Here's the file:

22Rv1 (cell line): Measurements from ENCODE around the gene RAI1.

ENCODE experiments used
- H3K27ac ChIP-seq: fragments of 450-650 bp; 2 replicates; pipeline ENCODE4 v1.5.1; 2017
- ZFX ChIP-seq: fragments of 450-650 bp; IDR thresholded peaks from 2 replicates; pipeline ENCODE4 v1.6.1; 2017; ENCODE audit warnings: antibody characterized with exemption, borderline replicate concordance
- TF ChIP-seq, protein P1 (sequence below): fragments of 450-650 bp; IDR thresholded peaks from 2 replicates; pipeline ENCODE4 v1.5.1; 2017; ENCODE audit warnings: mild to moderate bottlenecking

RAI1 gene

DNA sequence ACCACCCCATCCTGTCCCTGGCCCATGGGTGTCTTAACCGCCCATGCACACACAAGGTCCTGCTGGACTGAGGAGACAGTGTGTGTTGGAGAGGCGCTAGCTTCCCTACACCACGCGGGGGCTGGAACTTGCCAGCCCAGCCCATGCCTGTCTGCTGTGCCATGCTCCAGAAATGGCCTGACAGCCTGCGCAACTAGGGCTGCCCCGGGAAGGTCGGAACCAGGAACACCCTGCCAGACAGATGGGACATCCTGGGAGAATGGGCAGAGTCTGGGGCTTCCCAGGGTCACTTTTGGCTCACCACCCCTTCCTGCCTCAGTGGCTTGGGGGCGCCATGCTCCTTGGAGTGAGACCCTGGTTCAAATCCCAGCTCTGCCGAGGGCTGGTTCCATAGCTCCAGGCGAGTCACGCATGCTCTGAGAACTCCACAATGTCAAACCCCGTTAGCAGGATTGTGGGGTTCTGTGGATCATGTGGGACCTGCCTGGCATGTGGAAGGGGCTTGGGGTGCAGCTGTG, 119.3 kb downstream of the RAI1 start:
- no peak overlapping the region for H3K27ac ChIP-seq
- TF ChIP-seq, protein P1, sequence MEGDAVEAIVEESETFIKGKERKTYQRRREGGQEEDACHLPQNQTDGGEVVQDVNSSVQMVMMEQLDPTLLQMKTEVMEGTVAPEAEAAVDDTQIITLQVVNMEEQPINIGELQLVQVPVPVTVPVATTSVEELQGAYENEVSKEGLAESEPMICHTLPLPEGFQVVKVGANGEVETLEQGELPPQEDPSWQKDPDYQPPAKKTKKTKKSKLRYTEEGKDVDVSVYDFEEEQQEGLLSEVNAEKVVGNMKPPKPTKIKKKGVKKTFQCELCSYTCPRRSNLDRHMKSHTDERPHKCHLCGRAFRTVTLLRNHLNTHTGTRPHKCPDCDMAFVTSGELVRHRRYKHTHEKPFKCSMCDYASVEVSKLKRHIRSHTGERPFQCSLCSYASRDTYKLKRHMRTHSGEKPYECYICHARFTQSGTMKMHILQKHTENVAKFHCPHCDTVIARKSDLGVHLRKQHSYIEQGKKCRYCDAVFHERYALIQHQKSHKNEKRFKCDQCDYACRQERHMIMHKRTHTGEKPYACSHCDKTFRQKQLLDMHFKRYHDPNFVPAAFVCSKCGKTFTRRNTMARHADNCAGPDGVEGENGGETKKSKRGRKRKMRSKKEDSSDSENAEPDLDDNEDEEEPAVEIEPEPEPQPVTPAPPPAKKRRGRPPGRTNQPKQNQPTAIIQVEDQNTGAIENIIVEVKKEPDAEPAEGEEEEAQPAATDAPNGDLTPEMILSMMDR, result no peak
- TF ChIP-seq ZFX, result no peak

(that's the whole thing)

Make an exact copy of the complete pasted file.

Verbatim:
22Rv1 (cell line): Measurements from ENCODE around the gene RAI1.

ENCODE experiments used
- H3K27ac ChIP-seq: fragments of 450-650 bp; 2 replicates; pipeline ENCODE4 v1.5.1; 2017
- ZFX ChIP-seq: fragments of 450-650 bp; IDR thresholded peaks from 2 replicates; pipeline ENCODE4 v1.6.1; 2017; ENCODE audit warnings: antibody characterized with exemption, borderline replicate concordance
- TF ChIP-seq, protein P1 (sequence below): fragments of 450-650 bp; IDR thresholded peaks from 2 replicates; pipeline ENCODE4 v1.5.1; 2017; ENCODE audit warnings: mild to moderate bottlenecking

RAI1 gene

DNA sequence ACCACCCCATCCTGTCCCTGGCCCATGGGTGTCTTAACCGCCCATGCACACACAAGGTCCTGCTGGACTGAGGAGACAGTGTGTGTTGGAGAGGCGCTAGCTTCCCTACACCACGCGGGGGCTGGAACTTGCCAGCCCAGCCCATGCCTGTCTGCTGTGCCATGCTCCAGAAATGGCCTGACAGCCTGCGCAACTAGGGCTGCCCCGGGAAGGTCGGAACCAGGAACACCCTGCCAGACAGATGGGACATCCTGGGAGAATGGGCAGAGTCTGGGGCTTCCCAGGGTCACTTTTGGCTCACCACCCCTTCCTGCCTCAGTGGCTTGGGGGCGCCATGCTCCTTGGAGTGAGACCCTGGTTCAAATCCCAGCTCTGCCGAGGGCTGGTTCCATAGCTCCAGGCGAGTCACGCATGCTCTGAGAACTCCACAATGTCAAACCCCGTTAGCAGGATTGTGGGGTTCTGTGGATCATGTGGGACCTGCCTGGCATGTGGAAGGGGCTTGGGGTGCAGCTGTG, 119.3 kb downstream of the RAI1 start:
- no peak overlapping the region for H3K27ac ChIP-seq
- TF ChIP-seq, protein P1, sequence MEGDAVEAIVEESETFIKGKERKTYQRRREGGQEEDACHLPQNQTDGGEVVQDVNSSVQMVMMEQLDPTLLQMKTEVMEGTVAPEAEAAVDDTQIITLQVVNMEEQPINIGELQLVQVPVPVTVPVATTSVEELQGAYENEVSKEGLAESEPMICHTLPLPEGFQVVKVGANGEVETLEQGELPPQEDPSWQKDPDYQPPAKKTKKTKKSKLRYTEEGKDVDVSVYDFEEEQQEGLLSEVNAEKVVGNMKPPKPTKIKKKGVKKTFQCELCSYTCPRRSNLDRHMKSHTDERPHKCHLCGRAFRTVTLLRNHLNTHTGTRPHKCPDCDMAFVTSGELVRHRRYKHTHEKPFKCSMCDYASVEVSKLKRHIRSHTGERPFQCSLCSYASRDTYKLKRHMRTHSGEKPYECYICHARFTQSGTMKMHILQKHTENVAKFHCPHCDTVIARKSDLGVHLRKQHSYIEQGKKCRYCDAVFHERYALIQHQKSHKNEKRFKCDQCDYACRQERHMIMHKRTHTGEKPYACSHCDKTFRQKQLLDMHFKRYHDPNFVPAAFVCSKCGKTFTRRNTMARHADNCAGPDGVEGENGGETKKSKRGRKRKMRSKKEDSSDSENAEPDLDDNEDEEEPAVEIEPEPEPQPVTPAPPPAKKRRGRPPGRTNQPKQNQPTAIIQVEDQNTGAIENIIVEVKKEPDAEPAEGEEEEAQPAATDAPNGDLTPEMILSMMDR, result no peak
- TF ChIP-seq ZFX, result no peak